By JAN LARSON McLAUGHLIN BG Independent News   After 20 years of securing the Wood County Courthouse, there may be move for changing of the guards. Upon the retirement of Tom Chidester, chief constable at the courthouse complex, a debate began over whose job it actually is to protect the courts. The current security program was devised cooperatively by the commissioners, judges, sheriff and other county elected officials in the mid 1990s, when the county was trying to meet the 12 requirements of the Ohio Supreme Court. A court security office was created and staffed, and now performs several functions like scanning people and packages entering the court complex, standing guard during trials and providing general security functions. But now Wood County Sheriff Mark Wasylyshyn has questioned whether his office should take over the court security role. The county commissioners, in a memo to the judges, sheriff and prosecutor, suggested that the current system be retained. “It is a cooperative plan that has served the courts, the courthouse complex, and the citizens of Wood County well,” the memo stated. “We are troubled by the premise that we are being asked to undo the work of many previous elected officials, and that the result of our decision, either way, will be disagreement, argument, and animosity where there has been little or none for over two decades,” the commissioners stated. The system was well thought out, has evolved over the years and works very well, the memo continued. Wasylyshn said his only motivation is to ensure that his office is meeting statutory requirements for court security. “The question I’ve had was what are my obligations?” the sheriff said. Wasylyshyn said he posed the question before to the commissioners about a decade ago. A meeting is planned between the judges, county commissioners, prosecutor and sheriff to discuss the matter. “We’re all kind of looking at it,” Wasylyshyn said. “I’m just trying to figure out what my obligations are as sheriff.” A memo from the four county judges, Reeve Kelsey, Alan Mayberry, Dave Woessner…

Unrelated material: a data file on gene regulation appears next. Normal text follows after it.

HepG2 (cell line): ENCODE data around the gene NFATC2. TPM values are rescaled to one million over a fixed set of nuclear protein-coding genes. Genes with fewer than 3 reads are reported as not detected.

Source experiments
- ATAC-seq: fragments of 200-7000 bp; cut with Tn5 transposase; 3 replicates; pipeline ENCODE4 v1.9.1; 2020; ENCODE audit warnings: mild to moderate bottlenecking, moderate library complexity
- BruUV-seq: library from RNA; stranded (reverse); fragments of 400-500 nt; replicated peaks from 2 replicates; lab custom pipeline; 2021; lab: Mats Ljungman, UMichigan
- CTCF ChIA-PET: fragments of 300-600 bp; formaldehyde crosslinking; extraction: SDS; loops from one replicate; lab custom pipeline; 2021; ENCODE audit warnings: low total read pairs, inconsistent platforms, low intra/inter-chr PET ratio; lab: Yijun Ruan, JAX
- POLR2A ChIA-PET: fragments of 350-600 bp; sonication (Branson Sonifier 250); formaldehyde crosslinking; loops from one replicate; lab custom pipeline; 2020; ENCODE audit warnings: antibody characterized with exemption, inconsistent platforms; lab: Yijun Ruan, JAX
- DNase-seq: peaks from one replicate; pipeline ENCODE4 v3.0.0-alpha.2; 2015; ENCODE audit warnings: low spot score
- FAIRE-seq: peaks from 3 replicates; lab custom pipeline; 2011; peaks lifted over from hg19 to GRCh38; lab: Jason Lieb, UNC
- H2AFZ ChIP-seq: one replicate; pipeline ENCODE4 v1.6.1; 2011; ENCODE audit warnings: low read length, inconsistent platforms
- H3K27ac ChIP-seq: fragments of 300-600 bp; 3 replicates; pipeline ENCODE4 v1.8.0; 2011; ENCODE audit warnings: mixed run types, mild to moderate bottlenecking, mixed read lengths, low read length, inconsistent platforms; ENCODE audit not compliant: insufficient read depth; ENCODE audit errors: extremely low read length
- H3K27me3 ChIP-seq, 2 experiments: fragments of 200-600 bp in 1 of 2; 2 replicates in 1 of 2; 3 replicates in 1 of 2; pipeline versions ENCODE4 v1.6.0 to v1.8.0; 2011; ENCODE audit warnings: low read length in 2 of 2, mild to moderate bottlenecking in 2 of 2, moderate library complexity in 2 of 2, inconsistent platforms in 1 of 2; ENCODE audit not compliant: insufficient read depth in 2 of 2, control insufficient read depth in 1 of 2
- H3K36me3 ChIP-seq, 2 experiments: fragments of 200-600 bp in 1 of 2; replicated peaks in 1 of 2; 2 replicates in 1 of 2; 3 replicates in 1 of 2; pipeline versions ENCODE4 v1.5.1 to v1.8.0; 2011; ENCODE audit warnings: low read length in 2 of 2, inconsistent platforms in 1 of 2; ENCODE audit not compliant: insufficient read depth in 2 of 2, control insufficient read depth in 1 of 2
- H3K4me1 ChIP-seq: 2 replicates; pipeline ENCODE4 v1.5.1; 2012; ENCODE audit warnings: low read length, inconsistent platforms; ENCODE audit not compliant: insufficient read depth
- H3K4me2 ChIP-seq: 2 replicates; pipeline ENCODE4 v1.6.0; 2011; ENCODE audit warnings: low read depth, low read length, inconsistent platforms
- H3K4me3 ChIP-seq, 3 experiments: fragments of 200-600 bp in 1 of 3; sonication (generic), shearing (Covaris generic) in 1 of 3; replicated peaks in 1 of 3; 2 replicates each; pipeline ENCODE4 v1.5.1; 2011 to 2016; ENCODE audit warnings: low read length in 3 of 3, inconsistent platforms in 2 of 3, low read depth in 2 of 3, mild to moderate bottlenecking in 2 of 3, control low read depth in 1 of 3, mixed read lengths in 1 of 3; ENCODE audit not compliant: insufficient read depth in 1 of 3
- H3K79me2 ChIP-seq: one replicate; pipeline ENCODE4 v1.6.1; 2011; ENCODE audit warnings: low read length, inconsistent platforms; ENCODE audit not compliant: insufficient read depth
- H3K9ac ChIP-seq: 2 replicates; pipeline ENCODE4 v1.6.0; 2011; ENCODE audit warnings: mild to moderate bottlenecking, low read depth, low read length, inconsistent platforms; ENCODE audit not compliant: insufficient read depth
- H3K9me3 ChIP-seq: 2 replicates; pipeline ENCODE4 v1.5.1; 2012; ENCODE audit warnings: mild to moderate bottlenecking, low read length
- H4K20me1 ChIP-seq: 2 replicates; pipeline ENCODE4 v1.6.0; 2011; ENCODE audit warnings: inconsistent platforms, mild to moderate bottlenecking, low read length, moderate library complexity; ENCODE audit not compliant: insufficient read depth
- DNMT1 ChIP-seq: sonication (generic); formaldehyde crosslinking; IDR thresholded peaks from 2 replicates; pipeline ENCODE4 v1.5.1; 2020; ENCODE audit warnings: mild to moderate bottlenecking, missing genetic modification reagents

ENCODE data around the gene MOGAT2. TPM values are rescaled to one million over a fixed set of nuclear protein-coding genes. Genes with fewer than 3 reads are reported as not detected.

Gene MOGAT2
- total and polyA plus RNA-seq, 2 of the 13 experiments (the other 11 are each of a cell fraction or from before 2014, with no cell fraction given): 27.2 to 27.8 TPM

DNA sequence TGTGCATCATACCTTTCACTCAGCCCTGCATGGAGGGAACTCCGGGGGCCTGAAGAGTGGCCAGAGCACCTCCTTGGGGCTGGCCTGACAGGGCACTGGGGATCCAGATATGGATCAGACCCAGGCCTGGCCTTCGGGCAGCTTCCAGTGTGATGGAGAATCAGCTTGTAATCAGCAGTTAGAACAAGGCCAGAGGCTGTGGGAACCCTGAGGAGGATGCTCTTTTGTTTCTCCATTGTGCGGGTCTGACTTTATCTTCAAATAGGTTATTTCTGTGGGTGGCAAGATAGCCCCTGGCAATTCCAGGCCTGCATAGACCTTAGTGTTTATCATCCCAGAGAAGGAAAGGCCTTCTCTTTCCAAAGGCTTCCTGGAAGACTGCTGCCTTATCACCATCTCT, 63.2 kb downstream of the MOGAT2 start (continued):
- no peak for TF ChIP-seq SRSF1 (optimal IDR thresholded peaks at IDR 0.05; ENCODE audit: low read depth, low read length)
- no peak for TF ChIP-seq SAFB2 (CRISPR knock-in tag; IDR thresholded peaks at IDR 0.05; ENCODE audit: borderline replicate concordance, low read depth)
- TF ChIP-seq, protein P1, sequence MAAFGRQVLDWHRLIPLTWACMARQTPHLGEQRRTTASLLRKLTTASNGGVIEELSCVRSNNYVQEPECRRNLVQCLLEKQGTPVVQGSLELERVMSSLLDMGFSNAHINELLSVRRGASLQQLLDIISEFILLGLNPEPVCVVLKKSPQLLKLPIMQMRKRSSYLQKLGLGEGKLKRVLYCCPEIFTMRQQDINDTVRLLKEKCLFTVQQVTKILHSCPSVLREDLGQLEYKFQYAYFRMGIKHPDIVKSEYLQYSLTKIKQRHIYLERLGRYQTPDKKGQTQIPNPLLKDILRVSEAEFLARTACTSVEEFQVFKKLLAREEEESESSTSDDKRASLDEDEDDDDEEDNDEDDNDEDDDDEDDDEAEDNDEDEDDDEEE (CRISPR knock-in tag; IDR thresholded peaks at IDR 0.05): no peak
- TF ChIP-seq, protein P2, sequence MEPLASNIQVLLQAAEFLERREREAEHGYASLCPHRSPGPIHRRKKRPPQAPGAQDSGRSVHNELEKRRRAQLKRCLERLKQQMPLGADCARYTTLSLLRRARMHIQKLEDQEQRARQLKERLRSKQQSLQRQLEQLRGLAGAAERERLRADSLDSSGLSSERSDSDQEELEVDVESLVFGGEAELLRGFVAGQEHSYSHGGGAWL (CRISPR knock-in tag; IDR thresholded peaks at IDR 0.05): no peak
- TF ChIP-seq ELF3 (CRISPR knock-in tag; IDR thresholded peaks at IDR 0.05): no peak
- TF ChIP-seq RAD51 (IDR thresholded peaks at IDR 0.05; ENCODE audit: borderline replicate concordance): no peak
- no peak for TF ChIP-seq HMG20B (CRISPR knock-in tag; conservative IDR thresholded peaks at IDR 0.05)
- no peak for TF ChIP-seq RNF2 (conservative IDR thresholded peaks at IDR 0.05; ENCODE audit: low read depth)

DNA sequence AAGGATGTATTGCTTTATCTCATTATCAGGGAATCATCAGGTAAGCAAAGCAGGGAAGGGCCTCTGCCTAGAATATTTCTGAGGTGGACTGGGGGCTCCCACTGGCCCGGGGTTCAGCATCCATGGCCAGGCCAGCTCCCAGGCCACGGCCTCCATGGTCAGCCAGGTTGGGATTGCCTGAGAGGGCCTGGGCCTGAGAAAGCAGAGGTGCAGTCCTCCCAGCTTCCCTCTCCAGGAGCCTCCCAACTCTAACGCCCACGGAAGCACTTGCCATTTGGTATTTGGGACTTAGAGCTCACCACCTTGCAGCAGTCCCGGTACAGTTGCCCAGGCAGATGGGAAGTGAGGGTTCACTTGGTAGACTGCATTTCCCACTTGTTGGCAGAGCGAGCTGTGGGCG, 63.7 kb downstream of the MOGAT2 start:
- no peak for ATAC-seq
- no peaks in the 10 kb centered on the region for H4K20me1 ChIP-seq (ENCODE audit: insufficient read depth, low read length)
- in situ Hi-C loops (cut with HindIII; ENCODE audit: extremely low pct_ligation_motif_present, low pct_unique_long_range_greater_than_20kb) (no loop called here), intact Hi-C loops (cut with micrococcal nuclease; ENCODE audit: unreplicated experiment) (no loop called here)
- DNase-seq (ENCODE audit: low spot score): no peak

Pipeline to reroute around protesting landowners

By JAN LARSON McLAUGHLIN BG Independent News   Local landowners who dug in their heels against eminent domain have won the battle to keep a pipeline from crossing their properties. Kinder Morgan, the company building the Utopia pipeline, has filed a motion to give up its appeal of a court order that denied its right to use eminent domain. Instead, the pipeline company has decided to reroute the line. “We are continuing to refine the route to have the least impact from the landowners’ standpoint, from the environmental standpoint,” Allen Fore, vice president of public affairs for Kinder Morgan, said Monday. The exact route of the Utopia pipeline is still being determined, and Fore would not say if the pipeline route was avoiding Wood County all together. However, he did state the new route would steer clear of the Wood County landowners who would not budge in their opposition to the pipeline. The use of eminent domain is the “last resort” for Kinder Morgan, Fore said. In some cases, the company uses it as part of the negotiation process. “That’s not at all unusual,” he said. The pipeline company has 95 percent of the property in Ohio needed for the line through voluntary acquisition, according to Fore. “We’re confident we’re going to get to 100 percent. We’re pleased with where we are with our progress.” “We’ve been successful in finding alternative routes,” Fore said, adding that the new route will be announced “very soon.” Maurice Thompson, of the 1851 Center for Constitutional Law which represents 26 Wood County landowners, said it is unclear if the rerouting will just avoid the landowners covered by the court ruling or all of those opposing the pipeline in Wood County. “Everything we’ve heard is their intent is circumventing Wood County entirely,” Thompson said Monday. It has been suggested that Kinder Morgan may be shifting south to use a pre-existing pipeline in Hancock County. “That’s what we’ve argued all along,” Thompson said. “Use existing pipelines instead of taking more land.” Last year, Wood County Common…